Media coverage:
    Scholars Latino Initiative to convert its fundraiser into a drive-through event
    Scholars Latino Initiative dances around COVID-19 for fundraiser

    Among the Noche de Salsa 2020 recognees were Michael Walsh, Dean of Admissions at James Madison University, and Gloria M. Figueroa-Vargas, Maestra de Español, M.A., Teacher of Spanish as a Foreign Language and Its Culture at Harrisonburg High School:

    “When my father was 18 months old, he lost his father in a mine accident,” Walsh recalls. “When he finished high school in 1936, he was able to be the first in his family to attend college because the high school teachers, the college faculty, and community leaders worked together to give him the opportunity. I honor his memory by helping provide first-generation students the same opportunity my father was given.”

    “Nonprofit organizations as SLI are essential in our schools to ensure support and empowerment for our Latinx students and their families,” Figueroa-Vargas said. “SLI focuses on supporting our students academically and being proud of their heritage.”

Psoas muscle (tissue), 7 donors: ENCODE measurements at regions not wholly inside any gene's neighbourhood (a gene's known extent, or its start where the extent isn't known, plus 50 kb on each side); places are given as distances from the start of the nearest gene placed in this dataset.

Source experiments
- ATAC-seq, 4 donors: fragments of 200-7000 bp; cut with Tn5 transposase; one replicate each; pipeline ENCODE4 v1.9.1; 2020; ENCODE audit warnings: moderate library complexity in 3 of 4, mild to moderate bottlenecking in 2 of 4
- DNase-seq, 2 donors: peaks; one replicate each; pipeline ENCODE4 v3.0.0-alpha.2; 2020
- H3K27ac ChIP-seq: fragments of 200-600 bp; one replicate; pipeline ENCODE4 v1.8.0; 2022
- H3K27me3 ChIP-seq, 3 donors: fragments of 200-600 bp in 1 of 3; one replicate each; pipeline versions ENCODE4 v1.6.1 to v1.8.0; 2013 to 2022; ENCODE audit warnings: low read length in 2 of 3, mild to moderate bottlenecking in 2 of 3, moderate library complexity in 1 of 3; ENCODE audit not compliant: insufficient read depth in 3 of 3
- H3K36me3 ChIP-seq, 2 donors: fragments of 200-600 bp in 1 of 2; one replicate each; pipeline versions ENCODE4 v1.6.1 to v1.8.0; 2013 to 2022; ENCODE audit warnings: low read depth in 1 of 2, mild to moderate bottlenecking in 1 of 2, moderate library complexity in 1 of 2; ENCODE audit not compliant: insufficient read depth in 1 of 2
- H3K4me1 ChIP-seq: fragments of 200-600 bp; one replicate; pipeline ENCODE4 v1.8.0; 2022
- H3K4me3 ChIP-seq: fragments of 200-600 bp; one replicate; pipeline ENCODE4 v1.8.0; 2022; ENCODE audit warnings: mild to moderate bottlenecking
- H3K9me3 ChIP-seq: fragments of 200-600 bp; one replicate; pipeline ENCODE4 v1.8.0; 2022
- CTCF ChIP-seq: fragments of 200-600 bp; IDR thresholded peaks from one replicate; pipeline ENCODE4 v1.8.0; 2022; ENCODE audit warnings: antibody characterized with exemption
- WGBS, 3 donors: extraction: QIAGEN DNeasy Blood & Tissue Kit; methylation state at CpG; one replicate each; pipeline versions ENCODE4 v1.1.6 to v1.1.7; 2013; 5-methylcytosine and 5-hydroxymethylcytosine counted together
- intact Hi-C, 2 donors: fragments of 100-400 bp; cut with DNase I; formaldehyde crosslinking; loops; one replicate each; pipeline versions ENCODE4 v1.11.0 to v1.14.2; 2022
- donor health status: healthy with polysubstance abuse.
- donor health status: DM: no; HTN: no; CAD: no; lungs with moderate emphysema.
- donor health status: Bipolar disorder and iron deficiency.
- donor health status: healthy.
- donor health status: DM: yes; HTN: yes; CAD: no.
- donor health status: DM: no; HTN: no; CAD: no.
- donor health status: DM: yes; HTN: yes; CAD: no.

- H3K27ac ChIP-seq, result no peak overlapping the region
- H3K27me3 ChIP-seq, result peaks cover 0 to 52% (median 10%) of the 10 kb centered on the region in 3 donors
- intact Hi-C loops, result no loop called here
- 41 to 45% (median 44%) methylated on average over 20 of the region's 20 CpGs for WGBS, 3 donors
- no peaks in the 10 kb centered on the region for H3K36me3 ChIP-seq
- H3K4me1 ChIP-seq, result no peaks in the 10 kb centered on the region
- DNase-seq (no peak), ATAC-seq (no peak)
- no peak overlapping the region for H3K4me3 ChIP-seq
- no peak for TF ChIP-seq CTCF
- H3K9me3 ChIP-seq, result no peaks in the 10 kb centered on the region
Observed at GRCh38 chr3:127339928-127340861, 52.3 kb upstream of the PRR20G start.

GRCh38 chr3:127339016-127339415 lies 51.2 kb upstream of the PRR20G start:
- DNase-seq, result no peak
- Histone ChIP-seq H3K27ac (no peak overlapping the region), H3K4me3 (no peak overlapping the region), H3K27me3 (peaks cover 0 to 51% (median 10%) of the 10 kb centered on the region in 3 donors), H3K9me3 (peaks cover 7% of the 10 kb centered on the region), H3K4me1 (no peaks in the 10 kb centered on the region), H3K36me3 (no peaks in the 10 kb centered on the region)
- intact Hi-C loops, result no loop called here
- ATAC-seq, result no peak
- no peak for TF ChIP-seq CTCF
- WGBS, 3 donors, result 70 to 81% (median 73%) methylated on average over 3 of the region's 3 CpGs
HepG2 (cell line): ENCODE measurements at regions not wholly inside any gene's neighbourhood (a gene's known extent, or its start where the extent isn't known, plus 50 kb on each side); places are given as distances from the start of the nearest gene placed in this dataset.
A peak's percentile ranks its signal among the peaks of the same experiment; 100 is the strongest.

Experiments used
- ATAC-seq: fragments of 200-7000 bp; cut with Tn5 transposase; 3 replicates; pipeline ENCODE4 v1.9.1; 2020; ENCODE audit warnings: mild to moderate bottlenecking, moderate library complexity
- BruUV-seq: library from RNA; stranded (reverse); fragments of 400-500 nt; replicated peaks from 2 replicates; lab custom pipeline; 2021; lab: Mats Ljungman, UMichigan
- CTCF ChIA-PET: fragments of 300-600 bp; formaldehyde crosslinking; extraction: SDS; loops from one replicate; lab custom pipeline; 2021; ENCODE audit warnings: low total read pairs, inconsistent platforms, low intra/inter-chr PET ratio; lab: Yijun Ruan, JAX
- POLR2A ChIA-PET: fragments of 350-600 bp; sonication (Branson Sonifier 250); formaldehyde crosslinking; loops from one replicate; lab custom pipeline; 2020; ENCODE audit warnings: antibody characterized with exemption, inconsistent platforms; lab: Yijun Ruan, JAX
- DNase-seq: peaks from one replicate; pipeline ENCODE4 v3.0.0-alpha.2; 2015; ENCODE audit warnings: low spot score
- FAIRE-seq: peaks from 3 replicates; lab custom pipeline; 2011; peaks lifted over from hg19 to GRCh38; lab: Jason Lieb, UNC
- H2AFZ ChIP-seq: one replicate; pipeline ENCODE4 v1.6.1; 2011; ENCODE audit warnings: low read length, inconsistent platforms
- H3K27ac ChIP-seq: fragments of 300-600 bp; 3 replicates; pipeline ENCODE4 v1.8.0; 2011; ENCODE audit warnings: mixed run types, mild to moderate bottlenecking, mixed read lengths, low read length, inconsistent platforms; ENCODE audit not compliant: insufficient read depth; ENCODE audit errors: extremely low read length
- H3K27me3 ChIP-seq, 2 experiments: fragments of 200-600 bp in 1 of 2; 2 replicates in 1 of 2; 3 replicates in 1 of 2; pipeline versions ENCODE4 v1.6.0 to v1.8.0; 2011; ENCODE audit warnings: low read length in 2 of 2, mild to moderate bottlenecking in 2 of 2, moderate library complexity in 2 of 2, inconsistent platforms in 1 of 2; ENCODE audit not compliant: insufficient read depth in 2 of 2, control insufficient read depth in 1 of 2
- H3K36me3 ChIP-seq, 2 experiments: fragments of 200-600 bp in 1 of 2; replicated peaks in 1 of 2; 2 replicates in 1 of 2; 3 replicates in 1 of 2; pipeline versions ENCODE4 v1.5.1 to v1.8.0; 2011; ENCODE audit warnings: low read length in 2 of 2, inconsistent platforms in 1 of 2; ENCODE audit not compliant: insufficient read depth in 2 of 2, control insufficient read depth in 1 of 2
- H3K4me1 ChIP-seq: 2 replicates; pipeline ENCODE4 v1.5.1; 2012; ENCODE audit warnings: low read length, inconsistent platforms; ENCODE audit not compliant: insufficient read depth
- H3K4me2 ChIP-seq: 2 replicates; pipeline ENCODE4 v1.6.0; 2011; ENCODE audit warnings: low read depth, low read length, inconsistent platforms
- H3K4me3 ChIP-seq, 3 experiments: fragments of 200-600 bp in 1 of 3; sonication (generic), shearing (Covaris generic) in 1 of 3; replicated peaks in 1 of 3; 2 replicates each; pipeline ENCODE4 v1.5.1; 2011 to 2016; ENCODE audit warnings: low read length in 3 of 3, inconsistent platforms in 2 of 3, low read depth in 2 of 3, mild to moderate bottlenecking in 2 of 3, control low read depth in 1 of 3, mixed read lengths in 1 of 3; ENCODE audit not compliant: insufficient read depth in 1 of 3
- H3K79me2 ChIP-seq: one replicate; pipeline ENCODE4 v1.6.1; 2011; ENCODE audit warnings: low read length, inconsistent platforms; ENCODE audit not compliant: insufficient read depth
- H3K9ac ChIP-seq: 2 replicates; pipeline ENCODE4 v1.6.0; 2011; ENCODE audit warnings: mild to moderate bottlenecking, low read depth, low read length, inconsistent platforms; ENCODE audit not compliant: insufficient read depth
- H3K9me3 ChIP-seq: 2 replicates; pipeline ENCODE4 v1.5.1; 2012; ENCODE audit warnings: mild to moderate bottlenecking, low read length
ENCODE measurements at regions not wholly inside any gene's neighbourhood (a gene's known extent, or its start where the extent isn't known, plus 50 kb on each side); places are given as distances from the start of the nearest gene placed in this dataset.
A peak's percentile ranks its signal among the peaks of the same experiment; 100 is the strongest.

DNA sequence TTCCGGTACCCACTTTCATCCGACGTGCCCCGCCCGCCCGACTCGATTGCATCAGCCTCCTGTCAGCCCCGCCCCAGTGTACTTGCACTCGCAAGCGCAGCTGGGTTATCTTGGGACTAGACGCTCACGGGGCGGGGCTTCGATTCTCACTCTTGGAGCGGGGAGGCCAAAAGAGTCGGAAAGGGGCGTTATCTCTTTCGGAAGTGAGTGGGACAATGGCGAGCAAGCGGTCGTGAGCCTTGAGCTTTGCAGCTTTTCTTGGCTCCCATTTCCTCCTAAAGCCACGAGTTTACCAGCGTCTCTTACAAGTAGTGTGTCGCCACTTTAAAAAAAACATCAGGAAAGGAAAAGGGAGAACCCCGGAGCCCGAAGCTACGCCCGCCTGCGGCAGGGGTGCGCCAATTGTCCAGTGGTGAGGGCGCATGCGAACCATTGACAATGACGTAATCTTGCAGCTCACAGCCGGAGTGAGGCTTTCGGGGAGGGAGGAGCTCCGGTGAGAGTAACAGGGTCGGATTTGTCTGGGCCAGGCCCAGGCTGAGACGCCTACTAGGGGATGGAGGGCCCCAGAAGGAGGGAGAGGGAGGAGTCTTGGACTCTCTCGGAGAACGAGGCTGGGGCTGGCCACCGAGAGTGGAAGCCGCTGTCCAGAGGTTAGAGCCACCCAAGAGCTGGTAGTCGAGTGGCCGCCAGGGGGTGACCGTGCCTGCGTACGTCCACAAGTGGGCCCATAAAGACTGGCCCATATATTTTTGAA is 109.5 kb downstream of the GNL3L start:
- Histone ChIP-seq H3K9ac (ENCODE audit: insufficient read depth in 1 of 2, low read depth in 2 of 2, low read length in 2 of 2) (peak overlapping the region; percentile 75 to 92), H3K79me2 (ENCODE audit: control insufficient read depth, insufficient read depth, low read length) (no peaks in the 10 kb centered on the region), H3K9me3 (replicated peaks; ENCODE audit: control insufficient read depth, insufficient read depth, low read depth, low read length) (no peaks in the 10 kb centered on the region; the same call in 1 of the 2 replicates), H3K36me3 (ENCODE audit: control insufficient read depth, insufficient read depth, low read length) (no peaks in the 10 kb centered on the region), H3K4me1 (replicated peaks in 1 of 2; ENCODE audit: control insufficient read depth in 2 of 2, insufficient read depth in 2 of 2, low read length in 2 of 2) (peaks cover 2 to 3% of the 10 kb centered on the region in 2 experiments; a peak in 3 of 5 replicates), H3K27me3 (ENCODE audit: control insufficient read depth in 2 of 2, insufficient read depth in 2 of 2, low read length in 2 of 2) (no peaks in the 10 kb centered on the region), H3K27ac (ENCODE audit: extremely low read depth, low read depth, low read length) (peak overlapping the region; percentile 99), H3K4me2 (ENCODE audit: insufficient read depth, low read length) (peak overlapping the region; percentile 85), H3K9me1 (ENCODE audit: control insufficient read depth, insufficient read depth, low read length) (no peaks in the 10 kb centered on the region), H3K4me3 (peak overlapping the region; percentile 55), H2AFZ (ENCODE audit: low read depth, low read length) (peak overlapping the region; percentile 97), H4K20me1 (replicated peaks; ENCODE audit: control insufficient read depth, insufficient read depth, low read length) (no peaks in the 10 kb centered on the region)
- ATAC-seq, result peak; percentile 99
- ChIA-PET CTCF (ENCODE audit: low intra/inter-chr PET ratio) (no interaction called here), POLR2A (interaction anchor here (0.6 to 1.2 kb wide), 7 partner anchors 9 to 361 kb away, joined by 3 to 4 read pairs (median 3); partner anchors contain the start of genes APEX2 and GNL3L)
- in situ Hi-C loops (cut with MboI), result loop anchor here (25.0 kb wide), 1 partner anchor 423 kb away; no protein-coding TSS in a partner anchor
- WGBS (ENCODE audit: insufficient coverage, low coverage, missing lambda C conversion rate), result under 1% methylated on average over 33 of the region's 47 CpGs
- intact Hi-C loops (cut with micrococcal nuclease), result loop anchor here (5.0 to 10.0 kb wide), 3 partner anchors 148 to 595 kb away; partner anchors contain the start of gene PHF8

• Scholars Latino Initiative mentor Jessica Discua-Aguilar
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    “I became the mentor I wish I had.”

    JMU nursing student and Scholars Latino Initiative mentor Jessica Discua-Aguilar said in a celebration of National Hispanic Heritage month that as a first-generation citizen and college student, she at times “felt lost, incapable” even though she “just knew” she had to “make it in America,” she wrote. “I understand what it’s like to not have a mentor or have the resources needed to be successful.” READ MORE

  • SLI Advisory Council